Wednesday, October 29, 2014

Fatca chance, Thomas

The economics profession's favorite French punching bag takes more assaults (this time from Michael Schuyler at the Tax Foundation);
According to Thomas Piketty, a professor at the Paris School of Economics, the main economic problem in developed countries is inequality. He believes it takes precedence over other economic concerns like poverty, unemployment, or slow economic growth. In his influential book, Capital in the Twenty-First Century,[1] Piketty argues that inequality is rapidly intensifying with no end in sight. He says a solution is vital, and he claims to have found it: extremely high income tax rates on upper-income taxpayers along with a global wealth tax.
So Schuyler uses a taxes and growth model to estimate what exactly would happen if the U.S. took up Piketty's recommendations, and finds that;
  • A wealth tax in the United States would reduce investment, wages, employment, incomes, and output.
  • Piketty’s basic tax would depress the capital stock by 13.3 percent, decrease wages by 4.2 percent, eliminate 886,400 jobs, and reduce GDP by 4.9 percent, or about $800 billion, all for a revenue gain of less than $20 billion.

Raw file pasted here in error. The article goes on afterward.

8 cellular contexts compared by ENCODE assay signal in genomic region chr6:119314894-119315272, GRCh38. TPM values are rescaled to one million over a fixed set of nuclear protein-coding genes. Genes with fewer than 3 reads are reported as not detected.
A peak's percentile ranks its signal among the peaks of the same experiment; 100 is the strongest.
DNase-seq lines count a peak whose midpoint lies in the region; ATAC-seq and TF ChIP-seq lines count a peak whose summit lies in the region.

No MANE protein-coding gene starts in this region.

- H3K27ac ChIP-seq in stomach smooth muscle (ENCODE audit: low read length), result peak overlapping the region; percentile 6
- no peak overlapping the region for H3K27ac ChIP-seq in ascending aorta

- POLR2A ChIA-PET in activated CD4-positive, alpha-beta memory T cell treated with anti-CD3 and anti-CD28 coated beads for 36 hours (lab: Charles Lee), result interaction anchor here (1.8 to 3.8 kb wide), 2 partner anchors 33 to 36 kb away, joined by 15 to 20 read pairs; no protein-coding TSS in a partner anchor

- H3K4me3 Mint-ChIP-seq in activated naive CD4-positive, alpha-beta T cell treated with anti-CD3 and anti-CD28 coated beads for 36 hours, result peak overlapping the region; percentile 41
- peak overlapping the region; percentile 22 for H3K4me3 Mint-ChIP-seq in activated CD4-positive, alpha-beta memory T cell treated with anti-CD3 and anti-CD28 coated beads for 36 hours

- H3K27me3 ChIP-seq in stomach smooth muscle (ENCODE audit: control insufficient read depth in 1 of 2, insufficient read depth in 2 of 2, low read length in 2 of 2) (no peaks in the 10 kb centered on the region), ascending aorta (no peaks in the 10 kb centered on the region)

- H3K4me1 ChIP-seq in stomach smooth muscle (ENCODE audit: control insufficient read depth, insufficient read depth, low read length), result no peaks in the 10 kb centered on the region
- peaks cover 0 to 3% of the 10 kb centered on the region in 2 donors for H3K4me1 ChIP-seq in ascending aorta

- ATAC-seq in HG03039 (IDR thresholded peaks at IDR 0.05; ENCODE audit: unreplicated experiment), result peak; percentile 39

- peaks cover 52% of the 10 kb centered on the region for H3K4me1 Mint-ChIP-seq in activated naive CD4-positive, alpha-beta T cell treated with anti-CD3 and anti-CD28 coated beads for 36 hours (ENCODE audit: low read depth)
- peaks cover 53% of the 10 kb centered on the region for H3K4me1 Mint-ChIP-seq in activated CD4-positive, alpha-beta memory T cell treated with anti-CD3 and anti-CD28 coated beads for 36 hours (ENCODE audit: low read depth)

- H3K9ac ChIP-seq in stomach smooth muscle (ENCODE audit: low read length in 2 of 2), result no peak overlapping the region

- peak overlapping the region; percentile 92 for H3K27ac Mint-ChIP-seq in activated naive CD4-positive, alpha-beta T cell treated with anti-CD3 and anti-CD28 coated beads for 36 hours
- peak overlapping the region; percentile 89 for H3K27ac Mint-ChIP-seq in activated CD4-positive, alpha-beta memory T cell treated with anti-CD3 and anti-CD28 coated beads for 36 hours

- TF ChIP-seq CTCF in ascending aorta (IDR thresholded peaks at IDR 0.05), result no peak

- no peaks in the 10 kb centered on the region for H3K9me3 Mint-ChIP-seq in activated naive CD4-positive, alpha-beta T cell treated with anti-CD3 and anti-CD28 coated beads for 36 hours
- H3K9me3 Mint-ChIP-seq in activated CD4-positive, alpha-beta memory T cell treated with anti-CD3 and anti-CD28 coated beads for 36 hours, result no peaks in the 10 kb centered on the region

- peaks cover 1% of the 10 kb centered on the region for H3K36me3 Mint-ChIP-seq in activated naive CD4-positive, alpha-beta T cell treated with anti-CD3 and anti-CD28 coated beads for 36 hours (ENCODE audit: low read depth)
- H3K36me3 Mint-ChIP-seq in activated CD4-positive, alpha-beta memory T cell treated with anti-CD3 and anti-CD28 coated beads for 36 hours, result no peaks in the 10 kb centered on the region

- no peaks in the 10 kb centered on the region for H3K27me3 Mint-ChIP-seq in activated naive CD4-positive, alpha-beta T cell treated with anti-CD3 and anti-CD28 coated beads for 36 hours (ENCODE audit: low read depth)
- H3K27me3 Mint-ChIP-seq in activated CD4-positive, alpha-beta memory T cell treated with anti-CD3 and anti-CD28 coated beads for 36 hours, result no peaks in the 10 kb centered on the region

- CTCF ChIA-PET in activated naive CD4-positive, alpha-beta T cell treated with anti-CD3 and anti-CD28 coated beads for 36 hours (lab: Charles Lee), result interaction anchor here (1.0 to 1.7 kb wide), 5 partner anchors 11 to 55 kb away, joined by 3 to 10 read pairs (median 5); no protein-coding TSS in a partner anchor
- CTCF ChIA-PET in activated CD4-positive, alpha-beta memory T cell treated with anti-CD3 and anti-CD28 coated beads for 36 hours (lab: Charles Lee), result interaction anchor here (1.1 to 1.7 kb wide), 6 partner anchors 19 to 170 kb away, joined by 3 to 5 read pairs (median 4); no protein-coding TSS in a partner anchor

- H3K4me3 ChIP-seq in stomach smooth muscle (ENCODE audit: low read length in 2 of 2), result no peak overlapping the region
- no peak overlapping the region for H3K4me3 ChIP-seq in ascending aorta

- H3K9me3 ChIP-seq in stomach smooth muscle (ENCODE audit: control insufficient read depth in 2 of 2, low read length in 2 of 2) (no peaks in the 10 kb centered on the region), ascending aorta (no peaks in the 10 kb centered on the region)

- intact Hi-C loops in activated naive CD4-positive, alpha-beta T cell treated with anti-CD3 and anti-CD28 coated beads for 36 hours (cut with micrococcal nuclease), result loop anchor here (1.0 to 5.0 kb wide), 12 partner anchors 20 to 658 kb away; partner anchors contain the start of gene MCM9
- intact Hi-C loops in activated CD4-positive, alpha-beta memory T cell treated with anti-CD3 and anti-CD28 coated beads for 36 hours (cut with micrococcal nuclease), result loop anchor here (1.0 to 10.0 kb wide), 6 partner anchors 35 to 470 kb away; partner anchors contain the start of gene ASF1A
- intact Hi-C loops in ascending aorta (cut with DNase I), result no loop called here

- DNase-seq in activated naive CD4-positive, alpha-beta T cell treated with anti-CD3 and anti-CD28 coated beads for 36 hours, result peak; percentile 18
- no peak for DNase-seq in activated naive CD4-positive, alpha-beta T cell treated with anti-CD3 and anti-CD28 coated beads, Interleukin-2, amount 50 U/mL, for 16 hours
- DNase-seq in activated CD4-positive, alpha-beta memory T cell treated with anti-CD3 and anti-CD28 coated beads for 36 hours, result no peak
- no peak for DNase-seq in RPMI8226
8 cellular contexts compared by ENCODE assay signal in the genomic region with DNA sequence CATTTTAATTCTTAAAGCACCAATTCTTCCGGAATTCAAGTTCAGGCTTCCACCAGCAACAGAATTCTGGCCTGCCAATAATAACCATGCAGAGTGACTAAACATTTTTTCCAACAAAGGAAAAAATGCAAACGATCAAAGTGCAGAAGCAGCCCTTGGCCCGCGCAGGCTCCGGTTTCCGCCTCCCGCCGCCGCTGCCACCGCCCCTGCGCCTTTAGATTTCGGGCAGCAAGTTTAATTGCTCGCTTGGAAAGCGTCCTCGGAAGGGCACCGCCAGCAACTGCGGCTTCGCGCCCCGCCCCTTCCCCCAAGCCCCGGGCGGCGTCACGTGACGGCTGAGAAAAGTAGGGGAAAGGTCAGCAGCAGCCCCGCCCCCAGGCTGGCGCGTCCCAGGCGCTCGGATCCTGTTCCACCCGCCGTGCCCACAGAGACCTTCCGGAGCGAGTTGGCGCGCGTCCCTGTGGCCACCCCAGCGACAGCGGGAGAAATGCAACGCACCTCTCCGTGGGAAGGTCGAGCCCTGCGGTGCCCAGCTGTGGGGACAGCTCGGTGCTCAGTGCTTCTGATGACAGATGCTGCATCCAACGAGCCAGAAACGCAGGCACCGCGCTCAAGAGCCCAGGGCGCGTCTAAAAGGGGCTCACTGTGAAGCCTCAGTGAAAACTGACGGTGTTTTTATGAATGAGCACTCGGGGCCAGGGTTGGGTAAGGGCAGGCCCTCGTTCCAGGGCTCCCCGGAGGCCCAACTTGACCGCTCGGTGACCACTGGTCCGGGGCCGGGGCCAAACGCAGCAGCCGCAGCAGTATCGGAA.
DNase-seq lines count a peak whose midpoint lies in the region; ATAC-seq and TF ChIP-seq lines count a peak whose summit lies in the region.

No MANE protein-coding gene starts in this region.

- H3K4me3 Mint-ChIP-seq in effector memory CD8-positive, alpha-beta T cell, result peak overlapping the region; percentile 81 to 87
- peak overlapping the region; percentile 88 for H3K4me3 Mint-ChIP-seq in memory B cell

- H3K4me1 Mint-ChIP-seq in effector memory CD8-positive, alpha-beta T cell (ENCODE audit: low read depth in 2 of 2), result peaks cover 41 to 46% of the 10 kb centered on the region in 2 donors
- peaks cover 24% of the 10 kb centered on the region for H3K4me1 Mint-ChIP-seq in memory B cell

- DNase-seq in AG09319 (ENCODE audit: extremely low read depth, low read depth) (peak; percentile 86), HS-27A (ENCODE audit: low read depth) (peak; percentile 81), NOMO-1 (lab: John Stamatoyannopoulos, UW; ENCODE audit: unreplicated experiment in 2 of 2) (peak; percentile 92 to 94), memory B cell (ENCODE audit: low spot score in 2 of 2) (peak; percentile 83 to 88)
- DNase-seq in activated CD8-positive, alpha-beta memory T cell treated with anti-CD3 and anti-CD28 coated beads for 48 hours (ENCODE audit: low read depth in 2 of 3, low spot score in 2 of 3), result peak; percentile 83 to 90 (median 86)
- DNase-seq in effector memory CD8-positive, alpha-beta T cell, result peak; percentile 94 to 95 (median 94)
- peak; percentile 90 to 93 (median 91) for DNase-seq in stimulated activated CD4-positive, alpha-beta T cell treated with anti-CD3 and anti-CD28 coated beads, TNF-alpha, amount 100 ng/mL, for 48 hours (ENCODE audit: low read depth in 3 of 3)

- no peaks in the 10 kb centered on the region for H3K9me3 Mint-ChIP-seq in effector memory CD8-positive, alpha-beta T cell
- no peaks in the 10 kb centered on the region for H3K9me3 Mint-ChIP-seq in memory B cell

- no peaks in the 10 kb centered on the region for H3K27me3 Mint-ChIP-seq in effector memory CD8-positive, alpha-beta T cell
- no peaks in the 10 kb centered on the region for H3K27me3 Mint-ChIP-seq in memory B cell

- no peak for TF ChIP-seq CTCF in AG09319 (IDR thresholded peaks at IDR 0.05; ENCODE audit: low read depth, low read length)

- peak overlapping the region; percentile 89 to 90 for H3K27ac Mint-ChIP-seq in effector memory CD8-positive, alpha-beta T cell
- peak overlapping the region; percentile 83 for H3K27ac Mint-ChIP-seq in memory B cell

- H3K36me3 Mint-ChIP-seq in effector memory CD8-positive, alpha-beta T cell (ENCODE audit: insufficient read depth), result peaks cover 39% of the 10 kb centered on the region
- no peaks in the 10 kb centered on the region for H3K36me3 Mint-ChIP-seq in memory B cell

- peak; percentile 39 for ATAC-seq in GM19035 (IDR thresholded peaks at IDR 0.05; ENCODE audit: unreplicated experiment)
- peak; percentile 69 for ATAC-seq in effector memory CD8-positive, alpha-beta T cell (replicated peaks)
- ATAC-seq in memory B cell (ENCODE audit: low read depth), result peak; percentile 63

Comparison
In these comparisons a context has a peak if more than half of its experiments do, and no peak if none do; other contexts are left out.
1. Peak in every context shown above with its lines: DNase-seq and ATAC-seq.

• ....
  • All income groups would be worse off under a wealth tax due to decreased economic activity; in the second scenario, the after-tax income loss for the top quintile would exceed 10 percent, but the losses for all lower quintiles would be in the 7 to 9 percent range.
 Piketty misery loves company.
Piketty’s only major concern about the viability of a comprehensive wealth tax is whether it would be enforceable. He suspects taxpayers would react vigorously and try to hide or recharacterize as much of their wealth as they could. To minimize evasion and avoidance, Piketty recommends that financial institutions be required to report much more information to governments, that governments step up tax enforcement, and that the wealth tax be imposed globally.
Regarding financial reporting, Piketty points to the U.S. government’s Foreign Account Tax Compliance Act (FATCA) as a good first step, although “insufficient.”[18] (Notwithstanding Piketty’s praise, FATCA has stirred international complaints of American heavy-handedness and bullying.[19] It has also caused enormous difficulties for Americans living abroad in finding banks willing to open accounts for them.)
Our bold in the above, and we've posted about Fatca before.

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